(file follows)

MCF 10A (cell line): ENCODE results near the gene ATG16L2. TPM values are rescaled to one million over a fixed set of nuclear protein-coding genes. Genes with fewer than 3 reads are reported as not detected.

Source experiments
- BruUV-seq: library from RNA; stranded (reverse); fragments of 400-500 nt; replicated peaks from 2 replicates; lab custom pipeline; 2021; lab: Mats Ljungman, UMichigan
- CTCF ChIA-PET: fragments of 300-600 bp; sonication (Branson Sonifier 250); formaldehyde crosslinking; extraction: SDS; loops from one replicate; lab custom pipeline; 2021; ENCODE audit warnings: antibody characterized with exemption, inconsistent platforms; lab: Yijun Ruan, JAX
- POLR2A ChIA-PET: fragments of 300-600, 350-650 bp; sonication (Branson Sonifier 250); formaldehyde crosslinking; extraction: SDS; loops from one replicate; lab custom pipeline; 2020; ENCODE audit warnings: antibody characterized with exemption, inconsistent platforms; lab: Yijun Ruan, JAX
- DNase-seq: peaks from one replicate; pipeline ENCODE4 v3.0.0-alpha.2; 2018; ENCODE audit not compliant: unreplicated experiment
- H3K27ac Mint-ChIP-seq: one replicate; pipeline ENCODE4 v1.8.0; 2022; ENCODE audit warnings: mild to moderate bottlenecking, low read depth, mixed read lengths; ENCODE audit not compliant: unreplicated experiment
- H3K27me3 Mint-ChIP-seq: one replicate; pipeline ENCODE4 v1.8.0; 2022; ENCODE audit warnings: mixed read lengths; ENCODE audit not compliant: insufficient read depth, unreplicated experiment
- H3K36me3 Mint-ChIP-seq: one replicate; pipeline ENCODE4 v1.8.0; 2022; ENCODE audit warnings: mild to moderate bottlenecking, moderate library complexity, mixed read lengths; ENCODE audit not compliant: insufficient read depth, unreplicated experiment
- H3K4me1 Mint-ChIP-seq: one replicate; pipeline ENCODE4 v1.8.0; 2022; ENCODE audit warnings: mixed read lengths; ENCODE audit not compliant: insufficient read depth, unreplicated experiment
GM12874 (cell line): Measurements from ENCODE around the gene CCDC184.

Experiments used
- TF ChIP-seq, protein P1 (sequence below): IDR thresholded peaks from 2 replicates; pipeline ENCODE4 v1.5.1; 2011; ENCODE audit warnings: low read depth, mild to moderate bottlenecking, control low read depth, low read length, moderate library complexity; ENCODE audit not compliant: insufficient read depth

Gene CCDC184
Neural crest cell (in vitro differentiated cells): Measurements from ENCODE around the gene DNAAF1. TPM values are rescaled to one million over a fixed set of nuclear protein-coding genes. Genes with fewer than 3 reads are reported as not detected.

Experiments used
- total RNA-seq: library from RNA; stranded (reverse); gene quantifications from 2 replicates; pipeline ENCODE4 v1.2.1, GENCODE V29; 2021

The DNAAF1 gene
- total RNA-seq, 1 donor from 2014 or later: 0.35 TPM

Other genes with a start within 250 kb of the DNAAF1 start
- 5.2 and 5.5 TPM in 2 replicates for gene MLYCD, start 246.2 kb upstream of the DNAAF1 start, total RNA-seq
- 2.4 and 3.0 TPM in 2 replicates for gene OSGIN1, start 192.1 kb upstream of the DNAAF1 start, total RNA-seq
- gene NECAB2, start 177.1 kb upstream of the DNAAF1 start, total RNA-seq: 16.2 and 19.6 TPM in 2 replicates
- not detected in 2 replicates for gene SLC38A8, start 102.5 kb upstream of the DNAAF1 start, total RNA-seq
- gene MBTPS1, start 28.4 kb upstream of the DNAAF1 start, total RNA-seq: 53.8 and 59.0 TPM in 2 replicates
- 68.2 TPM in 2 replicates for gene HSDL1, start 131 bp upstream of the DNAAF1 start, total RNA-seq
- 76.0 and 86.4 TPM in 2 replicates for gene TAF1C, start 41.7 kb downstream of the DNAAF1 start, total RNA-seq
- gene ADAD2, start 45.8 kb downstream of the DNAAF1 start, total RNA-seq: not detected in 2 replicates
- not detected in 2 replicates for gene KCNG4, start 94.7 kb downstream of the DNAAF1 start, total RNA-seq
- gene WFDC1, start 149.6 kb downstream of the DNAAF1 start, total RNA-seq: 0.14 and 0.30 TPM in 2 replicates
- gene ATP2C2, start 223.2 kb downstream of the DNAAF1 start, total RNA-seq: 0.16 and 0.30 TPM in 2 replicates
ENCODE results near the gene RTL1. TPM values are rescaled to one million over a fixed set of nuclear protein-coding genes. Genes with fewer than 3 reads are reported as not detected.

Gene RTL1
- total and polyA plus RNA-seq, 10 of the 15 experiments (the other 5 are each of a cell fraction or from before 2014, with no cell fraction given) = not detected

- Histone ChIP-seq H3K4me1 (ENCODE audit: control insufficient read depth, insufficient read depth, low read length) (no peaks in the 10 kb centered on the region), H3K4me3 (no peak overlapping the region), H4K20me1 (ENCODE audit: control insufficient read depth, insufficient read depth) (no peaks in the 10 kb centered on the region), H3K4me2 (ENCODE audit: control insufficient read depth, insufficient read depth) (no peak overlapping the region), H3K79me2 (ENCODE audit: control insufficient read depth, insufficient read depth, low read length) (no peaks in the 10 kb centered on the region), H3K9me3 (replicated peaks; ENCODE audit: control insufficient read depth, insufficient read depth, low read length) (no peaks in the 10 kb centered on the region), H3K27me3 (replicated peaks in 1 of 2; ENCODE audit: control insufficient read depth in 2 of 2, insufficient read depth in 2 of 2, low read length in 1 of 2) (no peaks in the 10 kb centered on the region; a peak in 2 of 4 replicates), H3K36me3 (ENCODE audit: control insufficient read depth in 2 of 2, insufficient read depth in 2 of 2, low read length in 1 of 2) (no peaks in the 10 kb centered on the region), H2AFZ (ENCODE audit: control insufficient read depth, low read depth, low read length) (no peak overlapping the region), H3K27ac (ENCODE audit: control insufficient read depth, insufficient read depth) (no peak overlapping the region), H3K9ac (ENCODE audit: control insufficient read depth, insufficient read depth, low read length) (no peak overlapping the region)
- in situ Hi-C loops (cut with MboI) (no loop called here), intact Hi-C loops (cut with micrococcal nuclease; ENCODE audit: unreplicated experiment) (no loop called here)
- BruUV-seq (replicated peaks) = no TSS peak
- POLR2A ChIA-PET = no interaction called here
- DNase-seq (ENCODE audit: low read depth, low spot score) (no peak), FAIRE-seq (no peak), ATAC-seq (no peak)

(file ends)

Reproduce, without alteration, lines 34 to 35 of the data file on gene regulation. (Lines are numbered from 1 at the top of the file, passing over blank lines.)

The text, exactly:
- total and polyA plus RNA-seq, 10 of the 15 experiments (the other 5 are each of a cell fraction or from before 2014, with no cell fraction given) = not detected

- Histone ChIP-seq H3K4me1 (ENCODE audit: control insufficient read depth, insufficient read depth, low read length) (no peaks in the 10 kb centered on the region), H3K4me3 (no peak overlapping the region), H4K20me1 (ENCODE audit: control insufficient read depth, insufficient read depth) (no peaks in the 10 kb centered on the region), H3K4me2 (ENCODE audit: control insufficient read depth, insufficient read depth) (no peak overlapping the region), H3K79me2 (ENCODE audit: control insufficient read depth, insufficient read depth, low read length) (no peaks in the 10 kb centered on the region), H3K9me3 (replicated peaks; ENCODE audit: control insufficient read depth, insufficient read depth, low read length) (no peaks in the 10 kb centered on the region), H3K27me3 (replicated peaks in 1 of 2; ENCODE audit: control insufficient read depth in 2 of 2, insufficient read depth in 2 of 2, low read length in 1 of 2) (no peaks in the 10 kb centered on the region; a peak in 2 of 4 replicates), H3K36me3 (ENCODE audit: control insufficient read depth in 2 of 2, insufficient read depth in 2 of 2, low read length in 1 of 2) (no peaks in the 10 kb centered on the region), H2AFZ (ENCODE audit: control insufficient read depth, low read depth, low read length) (no peak overlapping the region), H3K27ac (ENCODE audit: control insufficient read depth, insufficient read depth) (no peak overlapping the region), H3K9ac (ENCODE audit: control insufficient read depth, insufficient read depth, low read length) (no peak overlapping the region)